Israeli operation leaves Rafah’s hospitals overwhelmed

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Rafah currently has two partially functioning hospitals after the largest was abruptly evacuated on Tuesday
By David Gritten
BBC News

Even without a full-scale Israeli ground invasion, Rafah’s medical facilities have been overwhelmed.

Medics say more than a million people sheltering in the southern Gaza city are at risk of being deprived of healthcare after the Israeli military began a “limited” operation against Hamas on its eastern outskirts on Monday.

The largest of the city’s three partially functioning hospitals, Abu Youssef al-Najjar, had to be hastily abandoned the following day after staff received an evacuation order and there was fighting nearby.

The hospital’s dialysis department had been the only surviving one in Gaza, a lifeline for patients suffering kidney failure.

The Israeli advance has also cut off access to the nearby European Gaza Hospital in Khan Younis, where critical patients were being referred for surgery, as well as the nearby Rafah and Kerem Shalom border crossings.

With the Emirati maternity hospital in Rafah busy delivering dozens of babies each day, the Kuwaiti Specialist hospital is struggling to cope with a surge of emergency cases despite a lack of capacity, staff and equipment.

One doctor at the hospital, which before the war had only four intensive care beds, said the situation there was “catastrophic in every sense of the word”.

The Kuwaiti Specialist hospital has seen a surge in patients despite lacking beds, staff and equipment

“Unfortunately, the Kuwaiti hospital is a small hospital that does not have diagnostic capabilities,” Dr Jamal al-Hams, its director, told BBC Arabic’s Gaza Lifeline programme. “Even the X-ray machine is disabled due to the Israeli shelling and there are no spare parts for it, as the crossings are closed.”

“And the CBC analysis device has stopped due to being overloaded,” he added, referring to the complete blood count test used to diagnose and monitor numerous diseases.

Dr Hams said he and his colleagues were nevertheless having to treat people with complex trauma wounds, burns, fractures and crushed limbs.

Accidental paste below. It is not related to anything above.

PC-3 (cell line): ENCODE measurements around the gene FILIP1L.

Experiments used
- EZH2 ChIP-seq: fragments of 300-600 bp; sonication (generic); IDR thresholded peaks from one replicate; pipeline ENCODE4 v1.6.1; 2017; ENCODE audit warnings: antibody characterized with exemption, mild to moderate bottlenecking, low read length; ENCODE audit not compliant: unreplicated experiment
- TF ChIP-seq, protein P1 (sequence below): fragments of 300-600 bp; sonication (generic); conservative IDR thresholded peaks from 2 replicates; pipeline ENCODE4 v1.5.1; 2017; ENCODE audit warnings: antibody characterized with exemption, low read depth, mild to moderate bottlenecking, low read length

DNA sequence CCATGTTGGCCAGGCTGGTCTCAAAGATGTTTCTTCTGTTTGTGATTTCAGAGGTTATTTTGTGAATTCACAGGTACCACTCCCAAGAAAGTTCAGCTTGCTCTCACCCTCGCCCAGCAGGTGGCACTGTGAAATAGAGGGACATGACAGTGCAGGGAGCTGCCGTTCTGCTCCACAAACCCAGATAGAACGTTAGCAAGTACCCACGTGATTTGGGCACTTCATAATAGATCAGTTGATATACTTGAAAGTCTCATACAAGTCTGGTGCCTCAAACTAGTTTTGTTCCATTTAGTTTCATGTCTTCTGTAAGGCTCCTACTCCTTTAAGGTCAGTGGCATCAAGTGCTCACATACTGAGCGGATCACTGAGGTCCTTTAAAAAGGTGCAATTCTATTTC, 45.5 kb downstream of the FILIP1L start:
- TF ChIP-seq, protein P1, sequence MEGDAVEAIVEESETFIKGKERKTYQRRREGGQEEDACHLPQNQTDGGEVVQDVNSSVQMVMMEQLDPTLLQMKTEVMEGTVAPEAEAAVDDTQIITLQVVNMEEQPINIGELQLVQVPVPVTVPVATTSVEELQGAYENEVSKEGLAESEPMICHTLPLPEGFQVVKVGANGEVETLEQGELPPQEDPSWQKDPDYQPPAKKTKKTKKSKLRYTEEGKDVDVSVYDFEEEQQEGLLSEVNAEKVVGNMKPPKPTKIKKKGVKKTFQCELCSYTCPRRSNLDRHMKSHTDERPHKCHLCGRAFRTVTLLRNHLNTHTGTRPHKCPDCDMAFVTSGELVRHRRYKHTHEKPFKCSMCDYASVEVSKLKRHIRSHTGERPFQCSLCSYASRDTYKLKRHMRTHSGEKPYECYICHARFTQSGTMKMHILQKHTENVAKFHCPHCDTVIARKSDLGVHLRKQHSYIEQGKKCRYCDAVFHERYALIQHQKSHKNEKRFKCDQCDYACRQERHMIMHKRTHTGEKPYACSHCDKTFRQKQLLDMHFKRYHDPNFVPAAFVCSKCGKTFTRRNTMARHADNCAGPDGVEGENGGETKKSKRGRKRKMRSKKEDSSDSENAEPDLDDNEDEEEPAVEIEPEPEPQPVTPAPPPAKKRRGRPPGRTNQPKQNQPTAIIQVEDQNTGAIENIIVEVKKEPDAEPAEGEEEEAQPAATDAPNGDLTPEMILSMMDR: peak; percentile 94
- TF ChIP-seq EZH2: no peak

“We have received some cases of torn abdomen and intestines, and cases of skull fractures with parts of the brain outside the skull,” he recalled. “Some cases have lost major parts of the buttocks, in addition to cases of amputation of the lower limbs at the foot area.

“These are unusual injuries caused by unusual weapons. I lived through all previous wars [in Gaza]… where injuries were always in a certain area and dealt with by one specialist. But now each case needs several specialists.”

He also expressed anger at how doctors at al-Najjar hospital had been forced to evacuate both the facility and their family homes at such short notice.

The Israeli military told all residents of a number of eastern areas of Rafah to leave for their own safety on Monday and head towards an “expanded humanitarian area” stretching from nearby al-Mawasi to the central town of Deir al-Balah, where it said there would be field hospitals, tents and aid.

“Where should they go? Tents and other supplies were supposed to be provided in other safe areas. This has not been done,” Dr Hams said.

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Dr Youssef Abu al-Rish, undersecretary of the Hamas-run health ministry in Gaza, told Gaza Lifeline that Rafah’s remaining medical facilities would no longer able to save the lives of many seriously wounded or ill patients.

“Rafah governorate does not have real medical services after the Abu Youssef al-Najjar hospital went out of service and people were unable to reach the European Gaza Hospital,” he said.